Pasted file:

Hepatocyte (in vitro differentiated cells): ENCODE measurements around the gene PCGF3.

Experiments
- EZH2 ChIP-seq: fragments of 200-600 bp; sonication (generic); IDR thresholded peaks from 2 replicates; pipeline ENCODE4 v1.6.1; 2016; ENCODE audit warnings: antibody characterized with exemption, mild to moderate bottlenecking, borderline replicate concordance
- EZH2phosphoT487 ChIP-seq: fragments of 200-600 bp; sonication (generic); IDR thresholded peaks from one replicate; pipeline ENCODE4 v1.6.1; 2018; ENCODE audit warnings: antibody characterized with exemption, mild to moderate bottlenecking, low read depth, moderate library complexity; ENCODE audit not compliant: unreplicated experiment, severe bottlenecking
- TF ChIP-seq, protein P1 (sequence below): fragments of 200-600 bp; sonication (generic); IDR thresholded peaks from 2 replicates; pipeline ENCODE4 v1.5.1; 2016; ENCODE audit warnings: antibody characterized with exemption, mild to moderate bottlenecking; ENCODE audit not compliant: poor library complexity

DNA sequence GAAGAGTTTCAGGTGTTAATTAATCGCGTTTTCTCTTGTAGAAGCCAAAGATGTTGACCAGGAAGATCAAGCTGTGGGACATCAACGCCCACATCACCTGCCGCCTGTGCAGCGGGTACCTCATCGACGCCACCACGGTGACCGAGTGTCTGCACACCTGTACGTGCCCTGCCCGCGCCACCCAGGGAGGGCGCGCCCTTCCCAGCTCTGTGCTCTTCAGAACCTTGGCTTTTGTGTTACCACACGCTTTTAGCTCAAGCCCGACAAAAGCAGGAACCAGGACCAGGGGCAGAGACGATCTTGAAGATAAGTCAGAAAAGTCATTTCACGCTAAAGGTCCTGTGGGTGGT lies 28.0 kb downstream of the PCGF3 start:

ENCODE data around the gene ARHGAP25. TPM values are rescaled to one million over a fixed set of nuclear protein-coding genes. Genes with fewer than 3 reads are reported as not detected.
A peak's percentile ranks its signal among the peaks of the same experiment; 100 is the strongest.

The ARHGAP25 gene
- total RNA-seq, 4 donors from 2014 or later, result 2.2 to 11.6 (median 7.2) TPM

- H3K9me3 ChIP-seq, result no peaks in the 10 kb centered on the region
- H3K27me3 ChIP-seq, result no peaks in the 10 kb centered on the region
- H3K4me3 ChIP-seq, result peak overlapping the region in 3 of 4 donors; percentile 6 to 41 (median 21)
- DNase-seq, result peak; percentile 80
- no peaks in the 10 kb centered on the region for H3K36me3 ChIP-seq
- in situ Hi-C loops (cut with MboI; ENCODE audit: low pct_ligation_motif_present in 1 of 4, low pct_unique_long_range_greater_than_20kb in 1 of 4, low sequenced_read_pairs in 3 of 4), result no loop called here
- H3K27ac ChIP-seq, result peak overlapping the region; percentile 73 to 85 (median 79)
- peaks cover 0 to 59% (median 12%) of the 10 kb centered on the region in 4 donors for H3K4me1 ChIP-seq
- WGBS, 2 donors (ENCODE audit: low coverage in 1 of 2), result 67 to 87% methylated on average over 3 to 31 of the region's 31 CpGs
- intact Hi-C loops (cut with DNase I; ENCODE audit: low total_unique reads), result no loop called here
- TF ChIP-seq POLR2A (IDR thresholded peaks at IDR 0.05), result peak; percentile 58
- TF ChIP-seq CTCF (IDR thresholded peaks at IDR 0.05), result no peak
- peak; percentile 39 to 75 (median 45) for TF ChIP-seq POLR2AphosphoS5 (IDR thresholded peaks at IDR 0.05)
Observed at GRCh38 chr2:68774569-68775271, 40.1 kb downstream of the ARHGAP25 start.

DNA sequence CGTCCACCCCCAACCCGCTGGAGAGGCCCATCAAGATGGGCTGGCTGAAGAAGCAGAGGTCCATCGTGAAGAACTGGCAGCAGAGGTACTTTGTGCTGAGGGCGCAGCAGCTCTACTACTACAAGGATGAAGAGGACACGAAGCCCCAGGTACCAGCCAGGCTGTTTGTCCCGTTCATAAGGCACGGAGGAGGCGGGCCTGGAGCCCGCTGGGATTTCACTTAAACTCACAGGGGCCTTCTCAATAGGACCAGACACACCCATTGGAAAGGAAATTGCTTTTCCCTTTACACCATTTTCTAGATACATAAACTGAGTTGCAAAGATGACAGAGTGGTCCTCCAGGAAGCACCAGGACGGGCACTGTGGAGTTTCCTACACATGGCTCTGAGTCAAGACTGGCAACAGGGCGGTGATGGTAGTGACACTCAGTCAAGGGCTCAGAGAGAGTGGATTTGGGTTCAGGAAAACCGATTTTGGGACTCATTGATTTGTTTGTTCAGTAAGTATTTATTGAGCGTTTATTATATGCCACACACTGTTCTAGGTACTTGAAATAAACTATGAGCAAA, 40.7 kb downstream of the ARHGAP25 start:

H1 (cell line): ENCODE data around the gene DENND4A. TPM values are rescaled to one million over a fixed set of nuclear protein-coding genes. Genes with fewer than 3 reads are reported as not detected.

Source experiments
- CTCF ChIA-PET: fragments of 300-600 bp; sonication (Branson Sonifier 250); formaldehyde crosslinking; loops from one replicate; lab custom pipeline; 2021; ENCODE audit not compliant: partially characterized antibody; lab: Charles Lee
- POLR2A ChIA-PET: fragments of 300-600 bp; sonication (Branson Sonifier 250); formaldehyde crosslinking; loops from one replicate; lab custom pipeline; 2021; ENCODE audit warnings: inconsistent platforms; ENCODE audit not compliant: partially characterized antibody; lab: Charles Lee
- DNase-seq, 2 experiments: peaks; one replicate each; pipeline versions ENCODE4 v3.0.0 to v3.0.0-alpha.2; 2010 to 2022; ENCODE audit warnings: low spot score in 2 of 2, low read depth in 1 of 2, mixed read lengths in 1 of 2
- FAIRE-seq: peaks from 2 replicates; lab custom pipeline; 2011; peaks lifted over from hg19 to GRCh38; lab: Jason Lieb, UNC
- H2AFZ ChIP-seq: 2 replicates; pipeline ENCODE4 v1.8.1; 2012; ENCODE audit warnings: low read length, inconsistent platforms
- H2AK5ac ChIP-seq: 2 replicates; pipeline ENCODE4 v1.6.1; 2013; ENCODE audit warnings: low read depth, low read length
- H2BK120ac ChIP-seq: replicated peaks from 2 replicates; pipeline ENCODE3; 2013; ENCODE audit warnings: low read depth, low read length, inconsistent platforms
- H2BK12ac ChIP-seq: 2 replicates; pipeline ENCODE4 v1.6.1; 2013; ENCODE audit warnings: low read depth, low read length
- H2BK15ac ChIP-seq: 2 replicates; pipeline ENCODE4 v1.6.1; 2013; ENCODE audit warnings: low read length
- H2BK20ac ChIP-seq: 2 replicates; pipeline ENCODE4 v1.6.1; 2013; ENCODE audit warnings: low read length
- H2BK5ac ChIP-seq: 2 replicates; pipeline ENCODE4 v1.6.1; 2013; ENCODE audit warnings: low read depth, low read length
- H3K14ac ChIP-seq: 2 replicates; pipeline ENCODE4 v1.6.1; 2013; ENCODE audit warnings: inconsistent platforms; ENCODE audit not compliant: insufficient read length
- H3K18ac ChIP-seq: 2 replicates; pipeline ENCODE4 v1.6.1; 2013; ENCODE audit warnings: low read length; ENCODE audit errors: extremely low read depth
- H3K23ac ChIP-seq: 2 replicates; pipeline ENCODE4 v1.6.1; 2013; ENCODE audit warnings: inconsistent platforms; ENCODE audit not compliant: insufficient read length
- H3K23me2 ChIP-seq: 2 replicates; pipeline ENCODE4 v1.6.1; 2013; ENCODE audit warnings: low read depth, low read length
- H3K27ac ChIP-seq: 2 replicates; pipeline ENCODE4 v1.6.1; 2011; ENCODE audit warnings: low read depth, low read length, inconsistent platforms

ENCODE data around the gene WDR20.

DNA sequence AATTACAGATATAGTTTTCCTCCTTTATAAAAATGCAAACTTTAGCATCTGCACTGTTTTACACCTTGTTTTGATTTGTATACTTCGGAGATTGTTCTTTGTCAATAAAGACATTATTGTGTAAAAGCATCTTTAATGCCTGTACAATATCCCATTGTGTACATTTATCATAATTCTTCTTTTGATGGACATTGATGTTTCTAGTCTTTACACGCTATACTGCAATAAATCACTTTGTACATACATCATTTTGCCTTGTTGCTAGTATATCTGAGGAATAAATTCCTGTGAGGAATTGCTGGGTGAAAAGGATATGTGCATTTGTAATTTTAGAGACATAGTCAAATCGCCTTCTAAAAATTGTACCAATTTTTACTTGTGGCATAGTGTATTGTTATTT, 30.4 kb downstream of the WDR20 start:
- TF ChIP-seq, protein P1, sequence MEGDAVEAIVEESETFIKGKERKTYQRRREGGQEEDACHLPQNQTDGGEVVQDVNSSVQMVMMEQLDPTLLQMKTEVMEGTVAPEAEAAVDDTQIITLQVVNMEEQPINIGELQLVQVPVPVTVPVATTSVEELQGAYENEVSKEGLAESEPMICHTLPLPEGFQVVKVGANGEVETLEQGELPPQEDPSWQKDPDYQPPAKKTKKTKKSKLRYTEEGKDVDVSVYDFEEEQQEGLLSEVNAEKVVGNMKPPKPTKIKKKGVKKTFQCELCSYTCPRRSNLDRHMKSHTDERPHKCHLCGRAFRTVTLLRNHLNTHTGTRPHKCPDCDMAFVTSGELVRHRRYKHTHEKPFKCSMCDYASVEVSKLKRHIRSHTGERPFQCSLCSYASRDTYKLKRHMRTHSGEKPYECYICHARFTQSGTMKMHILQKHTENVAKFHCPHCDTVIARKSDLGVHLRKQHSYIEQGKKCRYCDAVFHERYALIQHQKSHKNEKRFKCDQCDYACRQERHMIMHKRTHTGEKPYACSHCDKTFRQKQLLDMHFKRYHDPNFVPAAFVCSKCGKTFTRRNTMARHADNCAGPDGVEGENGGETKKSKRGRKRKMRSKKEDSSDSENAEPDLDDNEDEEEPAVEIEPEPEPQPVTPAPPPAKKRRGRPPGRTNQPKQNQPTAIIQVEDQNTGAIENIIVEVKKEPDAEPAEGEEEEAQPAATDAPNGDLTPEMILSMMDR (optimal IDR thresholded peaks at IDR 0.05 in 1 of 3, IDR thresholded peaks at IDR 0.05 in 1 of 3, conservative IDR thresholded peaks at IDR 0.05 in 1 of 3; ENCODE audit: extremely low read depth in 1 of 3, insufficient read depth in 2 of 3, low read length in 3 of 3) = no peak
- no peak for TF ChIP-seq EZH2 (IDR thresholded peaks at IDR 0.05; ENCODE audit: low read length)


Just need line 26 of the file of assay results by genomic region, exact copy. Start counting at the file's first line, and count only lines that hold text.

H1 (cell line): ENCODE data around the gene DENND4A. TPM values are rescaled to one million over a fixed set of nuclear protein-coding genes. Genes with fewer than 3 reads are reported as not detected.